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Finding a new mentor

(8 Posts)
MarasmeAbsolu Sun 15-Jan-17 15:03:07

I am in a bit of a weird spot: I am applying for tenured positions which require external referees from outside my institution and my "immediate" circle of co-authors.

Problem is, I have very few properly "senior" colleagues outside these circles (none?) who can produce a reference that would be based on a true knowledge of "me and my profile" - those I knew well are... dead, and the others are too peripherical, junior, or just not trustworthy.

How do I go about finding the older, respected scientist who will provide occasional advise, but more essentially, the sponsorship that I am very much lacking just now? I feel awkward about googling people and sending them an email out of the blue. I would also suspect that they are swamped with prospective mentees and existing mentoring responsibilities (I am, so can sympathise :/)

munchkinmable Sun 15-Jan-17 18:15:34

Conferences are your best bet I think.

MarasmeAbsolu Sun 15-Jan-17 18:47:40

I don't go on conf very often (combination of health + childcare) - when I do, my scene is usually one where people are not that senior.

Interestingly, on one of my last trip abroad to a very select meeting, one very senior and respected academic and I had a lovely long chat about our research area - how refreshing, I thought, to speak about study design and results with someone genuinely interested..... and then, he asked me to his bedroom. I am not exactly a "young" scientist - so I am not sure we could call this anything else than an old guy trying his luck, but it did put a serious dampener on all my interactions at subsequent meetings.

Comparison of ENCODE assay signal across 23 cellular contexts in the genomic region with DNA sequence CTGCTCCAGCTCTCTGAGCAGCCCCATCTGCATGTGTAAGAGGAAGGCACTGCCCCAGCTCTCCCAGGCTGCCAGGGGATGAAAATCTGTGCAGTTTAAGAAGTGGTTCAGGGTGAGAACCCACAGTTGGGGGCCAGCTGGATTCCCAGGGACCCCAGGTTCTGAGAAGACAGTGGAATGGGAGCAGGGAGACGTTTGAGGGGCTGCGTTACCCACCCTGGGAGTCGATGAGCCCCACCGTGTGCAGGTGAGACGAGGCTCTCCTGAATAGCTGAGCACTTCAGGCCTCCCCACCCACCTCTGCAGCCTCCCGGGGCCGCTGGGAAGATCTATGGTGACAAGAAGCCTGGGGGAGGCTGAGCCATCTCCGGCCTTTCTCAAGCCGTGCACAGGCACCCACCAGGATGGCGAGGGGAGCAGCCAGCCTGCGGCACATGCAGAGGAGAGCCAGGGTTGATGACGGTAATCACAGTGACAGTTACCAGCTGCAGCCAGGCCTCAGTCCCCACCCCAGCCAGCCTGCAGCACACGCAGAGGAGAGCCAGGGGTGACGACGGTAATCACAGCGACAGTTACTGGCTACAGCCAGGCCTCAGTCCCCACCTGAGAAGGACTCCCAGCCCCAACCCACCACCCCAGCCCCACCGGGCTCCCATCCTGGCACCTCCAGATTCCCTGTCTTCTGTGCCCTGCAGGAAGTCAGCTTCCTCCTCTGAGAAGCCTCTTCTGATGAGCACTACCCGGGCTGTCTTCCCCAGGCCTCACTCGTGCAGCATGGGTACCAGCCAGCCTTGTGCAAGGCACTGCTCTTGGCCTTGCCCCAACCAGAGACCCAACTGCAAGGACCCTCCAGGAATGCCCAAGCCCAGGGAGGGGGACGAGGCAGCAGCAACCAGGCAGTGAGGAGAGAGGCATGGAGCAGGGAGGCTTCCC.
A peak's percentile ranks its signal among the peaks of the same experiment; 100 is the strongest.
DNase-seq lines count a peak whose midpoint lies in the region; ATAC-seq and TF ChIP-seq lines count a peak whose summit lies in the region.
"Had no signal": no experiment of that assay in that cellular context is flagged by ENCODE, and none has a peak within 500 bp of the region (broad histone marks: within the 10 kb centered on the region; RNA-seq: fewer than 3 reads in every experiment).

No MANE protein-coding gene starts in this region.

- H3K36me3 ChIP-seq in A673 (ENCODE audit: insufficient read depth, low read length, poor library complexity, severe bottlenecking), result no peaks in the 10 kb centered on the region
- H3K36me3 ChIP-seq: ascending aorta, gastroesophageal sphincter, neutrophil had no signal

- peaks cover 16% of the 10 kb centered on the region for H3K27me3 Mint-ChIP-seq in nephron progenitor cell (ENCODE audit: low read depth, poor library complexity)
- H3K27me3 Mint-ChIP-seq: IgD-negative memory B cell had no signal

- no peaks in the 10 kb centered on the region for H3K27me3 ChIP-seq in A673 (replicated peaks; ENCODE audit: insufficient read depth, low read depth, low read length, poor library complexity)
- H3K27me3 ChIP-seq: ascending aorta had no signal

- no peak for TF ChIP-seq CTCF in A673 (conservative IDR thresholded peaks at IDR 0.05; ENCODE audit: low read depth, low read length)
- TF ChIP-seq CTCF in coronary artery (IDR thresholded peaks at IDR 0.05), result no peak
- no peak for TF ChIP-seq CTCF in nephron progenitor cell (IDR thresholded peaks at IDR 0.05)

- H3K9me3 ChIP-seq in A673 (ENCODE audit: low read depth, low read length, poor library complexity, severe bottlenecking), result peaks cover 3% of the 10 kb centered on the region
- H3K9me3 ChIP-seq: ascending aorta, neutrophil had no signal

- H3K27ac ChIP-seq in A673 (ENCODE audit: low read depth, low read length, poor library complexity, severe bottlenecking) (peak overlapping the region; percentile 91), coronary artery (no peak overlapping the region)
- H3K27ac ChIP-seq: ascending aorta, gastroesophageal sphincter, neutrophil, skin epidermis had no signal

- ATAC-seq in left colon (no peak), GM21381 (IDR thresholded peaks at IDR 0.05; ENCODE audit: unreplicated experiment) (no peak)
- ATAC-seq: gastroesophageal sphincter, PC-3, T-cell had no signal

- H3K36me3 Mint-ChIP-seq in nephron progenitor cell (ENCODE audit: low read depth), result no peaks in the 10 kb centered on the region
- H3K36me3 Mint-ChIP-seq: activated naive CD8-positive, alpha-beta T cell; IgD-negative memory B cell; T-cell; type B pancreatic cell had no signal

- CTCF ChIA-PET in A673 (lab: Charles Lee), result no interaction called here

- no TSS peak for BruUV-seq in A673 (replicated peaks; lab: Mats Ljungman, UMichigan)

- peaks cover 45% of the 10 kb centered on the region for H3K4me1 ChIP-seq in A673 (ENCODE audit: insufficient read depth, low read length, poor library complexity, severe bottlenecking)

My next trip is in the next few months - I can't see it happening there. I am not the type to trawl the exhibition area to butter up the old senior academic. I am not sure I could ever be, TBH.

munchkinmable Sun 15-Jan-17 20:40:14

Have you tried small conferences? I tend to find they're better than the huge ones.

If they won't work have you thought about twitter? The senior academics in my field who use it put themselves all over it so would presumably be more open to 'cold calls' than those who don't use social media

MarasmeAbsolu Mon 16-Jan-17 17:35:16

Yes - i ve been to big and small conferences (have been around for quite a few years). I never quite manage to engage in a meaningful way beyond professional exchange. Not sure if this makes sense.

Twitter - in my field, it s mostly junior people. Very few "seniors" around, and none that i would feel in a position to "pursue".

Parietal Mon 16-Jan-17 23:26:51

if you can't travel easily, invite the people you want to meet to speak at your university. even better if you can get a small pot of money and arrange a 1 day or 2 day workshop where you invite 4 or 5 speakers, promote your own work and make lots of useful contacts without even having to leave home.

munchkinmable Tue 17-Jan-17 05:40:18

Sounds like you need to spend less time 'professionally networking' with people and more time at the pub with them

MarasmeAbsolu Tue 17-Jan-17 17:50:32

Good point re small meeting parietal! I am planing a medium one in 2018, but could fit a small one maybe by autumn 2017.

Munchkin - i ll come across as ungrateful i'm sure, but the pub is not everyone's scene professionally (or not). Last time i did go with people i didn't know well, i had to deal with unwanted invitations. At best, it pisses me off.
I am also the type who helps more junior people, rather than the type who try to lose them to follow the old crowd. I am hoping it will pay off in 20 yrs time grin

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